Figure 2: A comparison of traditional input-based explanations (positive values depicted in red) and Senn’s concept-based ones for the predictions of an image classification model on Mnist. The explanation for Senn includes a characterization of concepts in terms of defining prototypes.
Figure 3: Left: Aggregated correlation between feature relevance scores and true importance, as described in Section 5.3. Right: Faithfulness evaluation Senn on Mnist with learnt concepts.

5.3 Faithfulness: Are “relevant” features truly relevant?

Assessing the correctness of estimated feature relevances requires a reference “true” influence to compare against. Since this is rarely available, a common approach to measuring the faithfulness

of relevance scores with respect to the model they are explaining relies on a proxy notion of importance: observing the effect of removing features on the model’s prediction. For example, for a probabilistic classification model, we can obscure or remove features, measure the drop in probability of the predicted class, and compare against the interpreter’s own prediction of relevance

(Samek2017Evaluating; arras2017relevant). Here, we further compute the correlations of these probability drops and the relevance scores on various points, and show the aggregate statistics in Figure 3 (left) for Lime, Shap and Senn (without learnt concepts) on various UCI datasets. We note that this evaluation naturally extends to the case where the concepts are learnt (Fig. 3, right). The additive structure of our model allows for removal of features —regardless of their form, i.e., inputs or concepts—simply by setting their coefficients to zero. Indeed, while feature removal is not always meaningful for other predictions models (i.e., one must replace pixels with black or averaged values to simulate removal in a CNN), the definition of our model allows for targeted removal of features, rendering an evaluation based on it more reliable.

5.4 Stability: How coherent are explanations for similar inputs?

Figure 4: Explaining a CNN’s prediction on an true Mnist digit (top row) and a perturbed version with added Gaussian noise. Although the model’s prediction is mostly unaffected by this perturbation (change in prediction probability ), the explanations for post-hoc methods vary considerably.
A Senn on Compas
B Senn on Breast-Cancer
C All methods on UCI/Mnist
Figure 5: (A/B): Effect of regularization on Senn’s performance. (C): Robustness comparison.

As argued throughout this work, a crucial property that interpretability methods should satisfy to generate meaningful explanations is that of robustness with respect to local perturbations of the input. Figure 4

shows that this is not the case for popular interpretability methods; even adding minimal white noise to the input introduces visible changes in the explanations. But to formally quantify this phenomenon, we appeal again to Definition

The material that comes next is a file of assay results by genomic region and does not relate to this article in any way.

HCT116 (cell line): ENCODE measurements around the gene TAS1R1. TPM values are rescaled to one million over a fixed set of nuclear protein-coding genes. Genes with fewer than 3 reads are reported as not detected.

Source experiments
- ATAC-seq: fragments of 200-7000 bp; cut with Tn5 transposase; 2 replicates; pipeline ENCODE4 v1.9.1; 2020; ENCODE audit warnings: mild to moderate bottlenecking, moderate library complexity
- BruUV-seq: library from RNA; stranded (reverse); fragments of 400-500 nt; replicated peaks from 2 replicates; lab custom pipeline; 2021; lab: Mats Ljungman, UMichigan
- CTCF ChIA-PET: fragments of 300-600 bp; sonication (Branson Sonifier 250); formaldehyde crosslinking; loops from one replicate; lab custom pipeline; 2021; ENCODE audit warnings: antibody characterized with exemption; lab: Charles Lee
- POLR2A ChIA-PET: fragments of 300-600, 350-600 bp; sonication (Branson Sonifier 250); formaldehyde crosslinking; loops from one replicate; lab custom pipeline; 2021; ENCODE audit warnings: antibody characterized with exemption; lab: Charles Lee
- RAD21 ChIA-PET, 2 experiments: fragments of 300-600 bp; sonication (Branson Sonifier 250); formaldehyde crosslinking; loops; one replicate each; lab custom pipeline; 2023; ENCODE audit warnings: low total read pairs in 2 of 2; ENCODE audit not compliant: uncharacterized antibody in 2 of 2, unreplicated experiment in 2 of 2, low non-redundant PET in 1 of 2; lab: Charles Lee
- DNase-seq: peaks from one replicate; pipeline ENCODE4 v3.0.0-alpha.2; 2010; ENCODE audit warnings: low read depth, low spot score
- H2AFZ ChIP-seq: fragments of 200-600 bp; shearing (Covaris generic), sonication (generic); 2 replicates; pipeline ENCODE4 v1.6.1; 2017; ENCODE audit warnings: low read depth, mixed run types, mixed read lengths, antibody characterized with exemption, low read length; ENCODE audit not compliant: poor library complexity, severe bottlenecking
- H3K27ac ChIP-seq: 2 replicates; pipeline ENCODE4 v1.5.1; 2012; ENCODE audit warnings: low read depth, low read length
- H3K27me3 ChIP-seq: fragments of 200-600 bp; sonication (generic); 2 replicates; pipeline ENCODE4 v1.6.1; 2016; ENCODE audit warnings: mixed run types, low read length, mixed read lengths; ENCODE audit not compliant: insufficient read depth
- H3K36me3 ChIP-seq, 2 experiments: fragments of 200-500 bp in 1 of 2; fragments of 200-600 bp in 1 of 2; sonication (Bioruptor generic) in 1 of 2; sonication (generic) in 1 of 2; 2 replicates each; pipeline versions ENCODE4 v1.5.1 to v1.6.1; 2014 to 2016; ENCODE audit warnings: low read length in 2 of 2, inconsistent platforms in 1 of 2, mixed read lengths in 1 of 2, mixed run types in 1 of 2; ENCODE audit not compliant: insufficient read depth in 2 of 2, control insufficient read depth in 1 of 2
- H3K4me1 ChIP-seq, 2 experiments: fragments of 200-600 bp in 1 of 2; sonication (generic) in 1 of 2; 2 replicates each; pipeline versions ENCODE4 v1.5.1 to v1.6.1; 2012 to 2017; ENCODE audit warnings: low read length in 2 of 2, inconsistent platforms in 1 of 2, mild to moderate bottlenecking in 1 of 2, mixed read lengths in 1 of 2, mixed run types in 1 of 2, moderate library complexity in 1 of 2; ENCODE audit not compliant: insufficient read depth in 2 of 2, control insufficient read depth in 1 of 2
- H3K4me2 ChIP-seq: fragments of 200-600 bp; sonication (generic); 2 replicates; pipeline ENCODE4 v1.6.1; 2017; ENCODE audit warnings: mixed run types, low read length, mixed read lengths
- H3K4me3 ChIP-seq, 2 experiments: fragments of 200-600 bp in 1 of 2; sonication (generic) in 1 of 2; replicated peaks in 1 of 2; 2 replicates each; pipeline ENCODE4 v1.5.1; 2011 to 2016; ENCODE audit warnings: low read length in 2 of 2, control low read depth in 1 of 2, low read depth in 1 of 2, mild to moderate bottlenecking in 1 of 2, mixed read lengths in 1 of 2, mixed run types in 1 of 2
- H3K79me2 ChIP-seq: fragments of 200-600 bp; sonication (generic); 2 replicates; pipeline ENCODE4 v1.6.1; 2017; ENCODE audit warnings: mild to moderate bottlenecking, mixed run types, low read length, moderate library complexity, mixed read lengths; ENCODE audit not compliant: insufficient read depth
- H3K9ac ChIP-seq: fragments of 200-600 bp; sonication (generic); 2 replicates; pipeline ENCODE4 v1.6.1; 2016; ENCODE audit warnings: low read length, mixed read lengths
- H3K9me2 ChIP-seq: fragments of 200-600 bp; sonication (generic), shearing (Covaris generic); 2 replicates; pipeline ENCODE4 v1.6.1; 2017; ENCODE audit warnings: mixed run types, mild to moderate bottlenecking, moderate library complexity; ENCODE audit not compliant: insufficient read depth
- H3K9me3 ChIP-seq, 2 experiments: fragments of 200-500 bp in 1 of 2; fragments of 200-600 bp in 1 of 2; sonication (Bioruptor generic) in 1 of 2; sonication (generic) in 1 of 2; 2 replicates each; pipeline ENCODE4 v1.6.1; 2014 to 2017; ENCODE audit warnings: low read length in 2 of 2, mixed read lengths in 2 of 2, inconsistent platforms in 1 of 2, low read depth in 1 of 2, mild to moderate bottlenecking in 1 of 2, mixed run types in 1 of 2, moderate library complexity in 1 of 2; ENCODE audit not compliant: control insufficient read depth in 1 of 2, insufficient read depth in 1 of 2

3.2 as we seek a worst-case (adversarial) notion of robustness. Thus, we can quantify the stability of an explanation generation model , by estimating, for a given input and neighborhood size :


where for Senn we have , and for raw-input methods we replace with , turning (5) into an estimation of the Lipschitz constant (in the usual sense) of . We can directly estimate this quantity for Senn since the explanation generation is end-to-end differentiable with respect to concepts, and thus we can rely on direct automatic differentiation and back-propagation to optimize for the maximizing argument , as often done for computing adversarial examples for neural networks (Goodfellow2015Explaining). Computing (5) for post-hoc explanation frameworks is, however, much more challenging, since they are not end-to-end differentiable. Thus, we need to rely on black-box optimization instead of gradient ascent. Furthermore, evaluation of for methods like Lime and Shap is expensive (as it involves model estimation for each query), so we need to do so with a restricted evaluation budget. In our experiments, we rely on Bayesian Optimization (snoek2012practical). The continuous notion of local stability (5) might not be suitable for discrete inputs or settings where adversarial perturbations are overly restrictive (e.g., when the true data manifold has regions of flatness in some dimensions). In such cases, we can instead define a (weaker) sample-based notion of stability. For any in a finite sample , let its -neighborhood within be . Then, we consider an alternative version of (5) with in lieu of

. Unlike the former, its computation is trivial since it involves a finite sample. We first use this evaluation metric to validate the usefulness of the proposed gradient regularization approach for enforcing explanation robustness. The results on the